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After passing the Senate, gas tax faces test in the House

  

JEFFERSON CITY, Mo. – After passing the Senate on Wednesday night, gas tax legislation will move to the House where there could be bipartisan support for the increase despite stiff opposition.

The Senate passed SB 623, sponsored by Sen. Doug Libla, R-Poplar Bluff, which would increase the gas tax of 17 cents per gallon by 5.9 cents. The tax increase would be placed on the ballot in November this year. The tax has not been increased since 1996.

House Transportation Committee Chairman Glen Kolkmeyer, R-Odessa, expressed his support for the gas tax Thursday during the recording of the #moleg podcast.

Kolkmeyer
Kolkmeyer

“I’m definitely supportive of a gas tax increase,” he said. “I think 5.9 cents is reasonable. It’s going to bring in much needed money so we are able to match our federal funds coming in.”

Kolkmeyer and House Minority Leader Jacob Hummel, D-St. Louis, said the gas tax increase would help support a Department of Transportation that needs the funds for road improvements.

“The fairest way to fund our roads is with the gas tax,” Hummel said on the #moleg podcast. “The people that use the gas are the people that use the roads. That’s how we should fund the roads and transportation in the state.”

Others in the House  want to see a different way to fund transportation than increasing the gas tax. Rep. Rick Brattin, R-Harrisonville, has proposed using the money spent on tax credit programs to fully fund transportation.

Brattin
Brattin

“Right now in the state, about $550 million [of tax credits] are redeemed per year,” he said. “We can’t fund transportation, but we can fund these tax credit programs.”

Brattin’s proposal, HJR 70, would set up a committee to decide what it takes to fully fund transportation. Tax credits would not be able to be released or granted until that number was met. Under Brattin’s proposal, there would be no need for a gas tax.

“We already have the funds, so why would we need to raise the gas tax when we could fully fund with $550 million, probably a whole lot more than the gas tax would,” he said. “I’ve asked the survey question in my district and a majority say, ‘We give you enough of our money. Figure out what to do with the money we already give you.’”

Despite the support of the Minority Leader and the Transportation Committee’s chairman, passage in the House is not guaranteed. House Speaker Todd Richardson, R-Poplar Bluff, has been reluctant to pass a gas tax increase and seemed ambivalent when asked about the Senate legislation.

“It’s more palatable in the Senate, I think, so obviously it would be more palatable to some over here in the House with the referendum clause,” he said. “But I don’t have a crystal ball to know where it’s going yet.”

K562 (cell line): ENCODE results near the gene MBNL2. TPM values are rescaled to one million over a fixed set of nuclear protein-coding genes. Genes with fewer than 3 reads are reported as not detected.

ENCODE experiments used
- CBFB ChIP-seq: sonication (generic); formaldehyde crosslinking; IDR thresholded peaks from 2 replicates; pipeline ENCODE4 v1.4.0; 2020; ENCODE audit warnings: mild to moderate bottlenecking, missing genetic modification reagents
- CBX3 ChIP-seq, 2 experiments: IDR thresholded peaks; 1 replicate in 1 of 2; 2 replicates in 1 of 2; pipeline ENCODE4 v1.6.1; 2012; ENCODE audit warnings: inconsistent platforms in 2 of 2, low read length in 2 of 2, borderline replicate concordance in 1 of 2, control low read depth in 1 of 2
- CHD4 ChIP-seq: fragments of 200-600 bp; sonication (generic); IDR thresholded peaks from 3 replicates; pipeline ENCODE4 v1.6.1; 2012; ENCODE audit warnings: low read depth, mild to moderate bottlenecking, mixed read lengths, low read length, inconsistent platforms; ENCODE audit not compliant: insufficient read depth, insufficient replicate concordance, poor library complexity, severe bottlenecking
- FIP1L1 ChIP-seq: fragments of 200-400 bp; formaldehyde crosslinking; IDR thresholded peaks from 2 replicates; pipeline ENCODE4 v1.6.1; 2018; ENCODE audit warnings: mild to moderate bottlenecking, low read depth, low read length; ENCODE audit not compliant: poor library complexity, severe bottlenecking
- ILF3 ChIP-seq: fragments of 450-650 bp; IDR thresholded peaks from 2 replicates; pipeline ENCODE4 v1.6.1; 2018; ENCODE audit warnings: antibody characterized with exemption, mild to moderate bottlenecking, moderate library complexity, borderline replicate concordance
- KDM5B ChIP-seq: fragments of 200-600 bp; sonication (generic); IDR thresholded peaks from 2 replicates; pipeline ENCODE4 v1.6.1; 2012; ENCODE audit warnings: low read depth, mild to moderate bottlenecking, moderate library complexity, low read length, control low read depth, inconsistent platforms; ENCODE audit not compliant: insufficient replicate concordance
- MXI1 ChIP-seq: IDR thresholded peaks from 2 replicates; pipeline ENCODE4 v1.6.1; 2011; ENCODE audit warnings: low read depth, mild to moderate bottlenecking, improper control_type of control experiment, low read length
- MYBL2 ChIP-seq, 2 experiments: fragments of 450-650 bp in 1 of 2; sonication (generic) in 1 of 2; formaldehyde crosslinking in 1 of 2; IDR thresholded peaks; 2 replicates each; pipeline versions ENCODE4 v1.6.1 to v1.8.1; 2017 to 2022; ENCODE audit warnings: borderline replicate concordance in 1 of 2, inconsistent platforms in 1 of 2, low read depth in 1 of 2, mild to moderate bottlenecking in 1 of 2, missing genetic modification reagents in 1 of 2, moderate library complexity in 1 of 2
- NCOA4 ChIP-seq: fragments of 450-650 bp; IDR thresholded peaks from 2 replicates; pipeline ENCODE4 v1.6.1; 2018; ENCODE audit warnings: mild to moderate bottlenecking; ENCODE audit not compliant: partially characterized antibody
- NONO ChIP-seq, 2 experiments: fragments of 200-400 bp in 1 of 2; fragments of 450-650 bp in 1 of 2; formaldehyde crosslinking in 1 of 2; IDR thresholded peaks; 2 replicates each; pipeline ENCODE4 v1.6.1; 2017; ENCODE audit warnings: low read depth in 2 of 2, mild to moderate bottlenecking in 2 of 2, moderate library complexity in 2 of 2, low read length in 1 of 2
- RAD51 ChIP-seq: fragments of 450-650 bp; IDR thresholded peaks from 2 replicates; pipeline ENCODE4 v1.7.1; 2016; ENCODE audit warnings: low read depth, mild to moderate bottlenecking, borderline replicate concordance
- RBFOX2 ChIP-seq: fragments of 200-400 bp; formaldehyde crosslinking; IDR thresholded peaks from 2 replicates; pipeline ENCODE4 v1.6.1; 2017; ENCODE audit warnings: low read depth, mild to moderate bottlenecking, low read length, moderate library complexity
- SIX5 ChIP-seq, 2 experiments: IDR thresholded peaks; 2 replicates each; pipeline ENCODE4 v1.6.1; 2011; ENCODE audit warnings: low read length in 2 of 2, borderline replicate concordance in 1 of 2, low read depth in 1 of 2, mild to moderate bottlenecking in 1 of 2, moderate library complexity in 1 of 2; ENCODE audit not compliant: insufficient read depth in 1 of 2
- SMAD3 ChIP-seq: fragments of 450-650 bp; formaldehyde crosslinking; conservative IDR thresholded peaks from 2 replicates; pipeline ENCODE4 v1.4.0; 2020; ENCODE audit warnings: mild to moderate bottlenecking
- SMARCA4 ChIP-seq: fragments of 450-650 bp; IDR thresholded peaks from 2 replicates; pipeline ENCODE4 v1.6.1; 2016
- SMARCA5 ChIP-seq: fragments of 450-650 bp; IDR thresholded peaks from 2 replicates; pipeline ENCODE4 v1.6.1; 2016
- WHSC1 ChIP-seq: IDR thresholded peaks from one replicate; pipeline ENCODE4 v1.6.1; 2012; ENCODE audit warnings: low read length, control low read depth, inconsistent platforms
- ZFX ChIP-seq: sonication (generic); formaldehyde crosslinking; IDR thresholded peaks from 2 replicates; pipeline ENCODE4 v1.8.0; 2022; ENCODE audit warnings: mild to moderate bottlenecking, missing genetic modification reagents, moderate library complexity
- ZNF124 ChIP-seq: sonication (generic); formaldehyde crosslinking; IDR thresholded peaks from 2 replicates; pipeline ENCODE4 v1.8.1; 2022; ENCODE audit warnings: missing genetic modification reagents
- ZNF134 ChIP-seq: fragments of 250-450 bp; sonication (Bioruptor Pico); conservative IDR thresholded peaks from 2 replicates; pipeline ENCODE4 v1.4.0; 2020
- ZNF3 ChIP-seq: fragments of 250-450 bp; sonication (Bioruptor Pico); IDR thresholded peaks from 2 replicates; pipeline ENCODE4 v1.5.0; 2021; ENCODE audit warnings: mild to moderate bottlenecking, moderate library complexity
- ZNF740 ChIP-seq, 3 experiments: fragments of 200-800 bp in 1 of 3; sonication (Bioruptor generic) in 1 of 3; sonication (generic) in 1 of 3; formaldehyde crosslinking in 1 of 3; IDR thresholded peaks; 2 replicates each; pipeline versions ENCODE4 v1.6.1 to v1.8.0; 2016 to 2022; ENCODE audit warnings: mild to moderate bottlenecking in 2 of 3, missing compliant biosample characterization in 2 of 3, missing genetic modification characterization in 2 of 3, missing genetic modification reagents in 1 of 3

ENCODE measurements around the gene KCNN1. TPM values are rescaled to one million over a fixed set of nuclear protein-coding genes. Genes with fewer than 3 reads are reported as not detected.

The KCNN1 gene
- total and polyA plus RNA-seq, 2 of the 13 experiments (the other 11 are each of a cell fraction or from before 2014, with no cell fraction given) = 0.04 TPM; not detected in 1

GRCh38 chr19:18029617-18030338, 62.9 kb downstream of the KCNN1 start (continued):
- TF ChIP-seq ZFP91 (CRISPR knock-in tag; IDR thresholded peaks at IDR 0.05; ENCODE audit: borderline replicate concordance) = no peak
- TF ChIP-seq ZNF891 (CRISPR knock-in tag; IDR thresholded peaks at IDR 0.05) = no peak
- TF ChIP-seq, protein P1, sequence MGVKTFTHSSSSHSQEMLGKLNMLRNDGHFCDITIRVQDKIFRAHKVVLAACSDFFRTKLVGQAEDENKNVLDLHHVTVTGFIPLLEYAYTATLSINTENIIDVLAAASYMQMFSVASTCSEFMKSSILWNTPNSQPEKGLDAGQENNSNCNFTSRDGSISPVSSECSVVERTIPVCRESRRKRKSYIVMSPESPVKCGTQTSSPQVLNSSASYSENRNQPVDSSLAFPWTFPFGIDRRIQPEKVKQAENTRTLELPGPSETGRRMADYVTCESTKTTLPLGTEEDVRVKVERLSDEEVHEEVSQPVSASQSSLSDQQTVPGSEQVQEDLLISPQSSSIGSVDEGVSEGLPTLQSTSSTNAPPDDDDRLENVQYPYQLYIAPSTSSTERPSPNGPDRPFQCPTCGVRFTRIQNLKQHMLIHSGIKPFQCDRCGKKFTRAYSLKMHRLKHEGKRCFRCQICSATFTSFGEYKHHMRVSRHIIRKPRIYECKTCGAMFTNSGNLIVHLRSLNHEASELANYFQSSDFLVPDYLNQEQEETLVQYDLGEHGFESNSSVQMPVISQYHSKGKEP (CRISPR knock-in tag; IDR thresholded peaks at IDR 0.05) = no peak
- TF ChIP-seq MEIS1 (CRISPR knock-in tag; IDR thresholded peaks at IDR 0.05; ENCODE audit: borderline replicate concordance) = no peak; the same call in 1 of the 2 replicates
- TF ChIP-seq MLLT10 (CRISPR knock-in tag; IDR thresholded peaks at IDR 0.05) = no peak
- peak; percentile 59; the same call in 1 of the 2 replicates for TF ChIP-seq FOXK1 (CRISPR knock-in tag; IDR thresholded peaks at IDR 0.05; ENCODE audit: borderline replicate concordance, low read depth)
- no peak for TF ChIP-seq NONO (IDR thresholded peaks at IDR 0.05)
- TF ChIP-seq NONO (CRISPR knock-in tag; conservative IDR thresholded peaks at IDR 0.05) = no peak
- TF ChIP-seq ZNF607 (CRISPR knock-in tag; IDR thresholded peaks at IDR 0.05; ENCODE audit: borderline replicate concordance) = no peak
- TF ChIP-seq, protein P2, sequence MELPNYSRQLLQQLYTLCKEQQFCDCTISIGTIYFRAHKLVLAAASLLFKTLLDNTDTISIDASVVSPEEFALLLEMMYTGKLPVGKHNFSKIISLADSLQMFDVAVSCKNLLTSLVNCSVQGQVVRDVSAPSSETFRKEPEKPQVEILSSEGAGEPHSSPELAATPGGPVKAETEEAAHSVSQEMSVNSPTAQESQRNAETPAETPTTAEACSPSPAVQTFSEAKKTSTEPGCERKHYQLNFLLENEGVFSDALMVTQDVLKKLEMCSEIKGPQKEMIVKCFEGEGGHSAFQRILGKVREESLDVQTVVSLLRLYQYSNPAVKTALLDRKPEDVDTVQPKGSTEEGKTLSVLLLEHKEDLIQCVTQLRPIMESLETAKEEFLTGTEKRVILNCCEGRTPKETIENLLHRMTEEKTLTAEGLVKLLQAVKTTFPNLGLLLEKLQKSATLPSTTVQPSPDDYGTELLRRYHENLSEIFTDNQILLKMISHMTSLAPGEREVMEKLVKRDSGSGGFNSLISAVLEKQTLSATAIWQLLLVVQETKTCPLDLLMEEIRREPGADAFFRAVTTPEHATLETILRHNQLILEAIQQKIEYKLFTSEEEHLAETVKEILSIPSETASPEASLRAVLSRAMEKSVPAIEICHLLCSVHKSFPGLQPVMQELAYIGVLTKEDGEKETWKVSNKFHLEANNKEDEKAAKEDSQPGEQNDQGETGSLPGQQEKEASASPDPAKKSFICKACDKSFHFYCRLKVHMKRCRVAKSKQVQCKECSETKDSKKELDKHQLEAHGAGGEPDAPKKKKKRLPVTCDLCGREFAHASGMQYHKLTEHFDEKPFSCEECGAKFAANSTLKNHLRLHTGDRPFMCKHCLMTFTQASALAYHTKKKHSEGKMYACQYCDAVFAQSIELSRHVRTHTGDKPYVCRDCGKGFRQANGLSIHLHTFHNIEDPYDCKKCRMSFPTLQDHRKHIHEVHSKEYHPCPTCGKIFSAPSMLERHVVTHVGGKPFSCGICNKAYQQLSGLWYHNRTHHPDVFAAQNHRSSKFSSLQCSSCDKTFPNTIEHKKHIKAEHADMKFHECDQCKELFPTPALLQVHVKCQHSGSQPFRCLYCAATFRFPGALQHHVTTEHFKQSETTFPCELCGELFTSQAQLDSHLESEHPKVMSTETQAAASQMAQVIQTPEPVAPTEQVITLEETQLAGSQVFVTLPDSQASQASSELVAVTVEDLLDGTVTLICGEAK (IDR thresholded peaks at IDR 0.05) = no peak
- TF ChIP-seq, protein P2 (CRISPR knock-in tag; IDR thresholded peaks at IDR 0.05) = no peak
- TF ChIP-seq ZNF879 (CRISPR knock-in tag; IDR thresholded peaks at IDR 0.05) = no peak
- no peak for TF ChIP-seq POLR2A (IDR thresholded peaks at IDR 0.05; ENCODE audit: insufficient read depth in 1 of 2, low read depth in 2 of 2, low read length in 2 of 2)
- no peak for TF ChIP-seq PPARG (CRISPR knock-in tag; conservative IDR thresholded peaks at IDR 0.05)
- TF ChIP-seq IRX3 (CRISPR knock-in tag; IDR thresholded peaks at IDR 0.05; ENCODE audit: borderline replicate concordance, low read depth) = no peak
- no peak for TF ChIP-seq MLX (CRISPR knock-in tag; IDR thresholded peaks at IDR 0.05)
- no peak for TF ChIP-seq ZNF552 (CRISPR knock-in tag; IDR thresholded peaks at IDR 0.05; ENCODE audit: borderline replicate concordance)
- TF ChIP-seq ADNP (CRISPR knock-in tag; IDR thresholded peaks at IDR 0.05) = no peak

And outside groups, like Americans for Prosperity, have already called for the House to stop the legislation.

“We are disappointed to see the State Senate vote to approve a gas tax hike on Missourians,” said AFP Missouri Deputy State Director Rachel Payton. “A lot of families are just feeling the relief of some lower gas prices, and with summer coming, we can expect prices to go up, and now we will have to start paying more! This would put us above the national average gas tax.”

If the bill passes and is put to a vote in Missouri, Libla has made the case that improved infrastructure is important for the safety of motorists.

“The continued neglect of adequate predictable funding affects the safety of our families and friends as well as our economic well-being,” he said. “We have to get our “heads out of the sand” and bring our current 20th century funding to a level for 21st century needs.”

Brattin, however, wants voters to know that he has an alternative that wouldn’t require a gas tax increase.

“We already have the funds, so why would we need to raise the gas tax when we could fully fund with $550 million, probably a whole lot more than the gas tax would,” he asked. “I’ve asked the survey question in my district and a majority say, ‘We give you enough of our money. Figure out what to do with the money we already give you.’”

If the gas tax increase passes, getting voters to approve any tax increase could be tricky, Hummel admitted, but he said the need is great.

“We’ve got one of the lowest gas taxes in the country,” he said. “Is it ever popular to raise taxes? No …. Is it critical to Missouri’s economy to replace our aging infrastructure? Absolutely.”